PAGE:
Report: Denver didn’t notify service providers and council members ahead of homeless sweeps

Police arrest three individuals on the Cherry Creek Trail. (Kevin J. Beaty/Denverite)

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On several days each year, groups of police officers work their way down Cherry Creek and the South Platte River, giving out citations to groups of largely homeless people who have camped out in public spaces.

Police arrest three individuals on the Cherry Creek Trail. (Kevin J. Beaty/Denverite) police; cherry creek trail; denver; kevinjbeaty; colorado; denverite; crime;
Police arrest three individuals on the Cherry Creek Trail. (Kevin J. Beaty/Denverite)

Most of the news media calls this a “sweep,” but apparently each one has a name. Early in the summer, it was Operation Night Crawler and Operation River Dance, Westword reports.

Public records showed that Mayor Michael Hancock’s administration ordered the operations “unilaterally, without first consulting the majority of Denver’s homeless-service providers, the mayor’s own Commission on Homelessness, or most members of the Denver City Council — leaving many to wonder why they were left in the dark about such a significant operation,” as reporter Chris Walker writes.

Two council members tell Walker they’re not happy about a lack of notice for the sweep, while some service providers and activities said they were concerned that people’s belongings had been destroyed, and that breaking up camps makes it harder to build stable relationships with people who are living outside.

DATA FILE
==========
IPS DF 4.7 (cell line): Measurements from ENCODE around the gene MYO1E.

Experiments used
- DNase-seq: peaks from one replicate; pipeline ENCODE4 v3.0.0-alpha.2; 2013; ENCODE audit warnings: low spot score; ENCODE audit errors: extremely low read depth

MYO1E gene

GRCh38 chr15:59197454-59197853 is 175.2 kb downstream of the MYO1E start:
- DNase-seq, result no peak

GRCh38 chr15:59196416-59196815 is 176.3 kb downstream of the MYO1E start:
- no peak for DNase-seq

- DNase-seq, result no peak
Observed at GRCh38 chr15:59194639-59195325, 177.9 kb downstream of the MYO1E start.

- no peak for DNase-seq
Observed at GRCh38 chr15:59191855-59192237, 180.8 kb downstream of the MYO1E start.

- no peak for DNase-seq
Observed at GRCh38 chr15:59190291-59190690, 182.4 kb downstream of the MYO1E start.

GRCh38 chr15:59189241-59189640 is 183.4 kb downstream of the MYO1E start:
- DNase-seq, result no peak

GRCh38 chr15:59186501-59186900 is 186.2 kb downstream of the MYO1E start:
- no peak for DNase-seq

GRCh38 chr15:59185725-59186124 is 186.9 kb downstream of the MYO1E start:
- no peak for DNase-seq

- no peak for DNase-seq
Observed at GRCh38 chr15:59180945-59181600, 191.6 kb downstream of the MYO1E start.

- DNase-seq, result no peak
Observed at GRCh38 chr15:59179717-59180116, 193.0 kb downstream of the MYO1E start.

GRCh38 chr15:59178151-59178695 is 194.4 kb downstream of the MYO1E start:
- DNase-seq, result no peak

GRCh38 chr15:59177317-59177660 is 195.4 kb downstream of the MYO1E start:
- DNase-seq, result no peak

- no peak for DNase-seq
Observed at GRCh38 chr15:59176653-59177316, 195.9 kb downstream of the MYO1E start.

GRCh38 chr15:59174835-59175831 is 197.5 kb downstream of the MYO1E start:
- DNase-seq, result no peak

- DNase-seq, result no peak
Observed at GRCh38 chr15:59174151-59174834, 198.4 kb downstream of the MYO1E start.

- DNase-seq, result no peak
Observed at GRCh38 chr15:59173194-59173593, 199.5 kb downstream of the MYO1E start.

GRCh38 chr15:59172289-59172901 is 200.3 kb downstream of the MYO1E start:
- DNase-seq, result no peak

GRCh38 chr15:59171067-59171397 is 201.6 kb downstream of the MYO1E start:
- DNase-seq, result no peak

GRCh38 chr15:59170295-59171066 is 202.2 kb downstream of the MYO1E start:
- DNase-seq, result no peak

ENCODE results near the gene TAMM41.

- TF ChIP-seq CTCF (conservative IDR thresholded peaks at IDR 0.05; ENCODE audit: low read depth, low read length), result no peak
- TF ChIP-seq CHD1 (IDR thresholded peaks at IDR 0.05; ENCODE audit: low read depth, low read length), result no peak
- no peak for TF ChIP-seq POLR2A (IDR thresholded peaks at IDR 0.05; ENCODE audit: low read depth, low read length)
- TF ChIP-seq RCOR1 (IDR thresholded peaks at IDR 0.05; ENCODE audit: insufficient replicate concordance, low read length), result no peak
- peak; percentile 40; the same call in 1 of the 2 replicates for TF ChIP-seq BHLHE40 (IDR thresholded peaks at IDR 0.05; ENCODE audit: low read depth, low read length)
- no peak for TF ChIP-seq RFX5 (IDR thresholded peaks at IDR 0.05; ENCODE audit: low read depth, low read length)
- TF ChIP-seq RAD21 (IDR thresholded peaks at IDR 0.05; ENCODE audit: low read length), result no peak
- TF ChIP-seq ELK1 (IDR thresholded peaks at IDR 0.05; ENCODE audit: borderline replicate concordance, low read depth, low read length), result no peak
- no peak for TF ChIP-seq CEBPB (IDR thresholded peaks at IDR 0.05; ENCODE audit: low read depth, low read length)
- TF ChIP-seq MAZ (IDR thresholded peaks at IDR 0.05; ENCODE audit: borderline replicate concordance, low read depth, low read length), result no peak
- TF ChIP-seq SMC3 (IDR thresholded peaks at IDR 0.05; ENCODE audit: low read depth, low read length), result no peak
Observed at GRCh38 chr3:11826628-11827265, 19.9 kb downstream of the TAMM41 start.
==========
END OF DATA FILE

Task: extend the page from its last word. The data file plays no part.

Here’s the mayor’s office’s comment in response to the story, as Westword reported:

“There are complex issues involved with the encampments of people living outdoors in our city. This includes health and safety risks for those encamped there and also for those who live and work in the area. There are also serious public-health concerns, including infestations, drug use and other illegal activity.

“Through our efforts to address these encampments, our No. 1 priority is helping the people we come in contact with to find the individualized assistance they need.

“Every encampment is different, and the needs of every person are unique, but our approach to connect people and help them to stabilize their lives has been consistent.

“We have safe spaces during the day, we have beds open at night, we have services at the ready, and we will remain focused on helping our people.”

 

Andrew Kenney

Author: Andrew Kenney

Andrew Kenney writes about public spaces, Denver phenomena and whatever else. He previously worked for six years as a reporter at The News & Observer in Raleigh, N.C. His most prized possession is his collection of bizarre voicemail. Leave him one at 303-502-2803, or email akenney@denverite.com.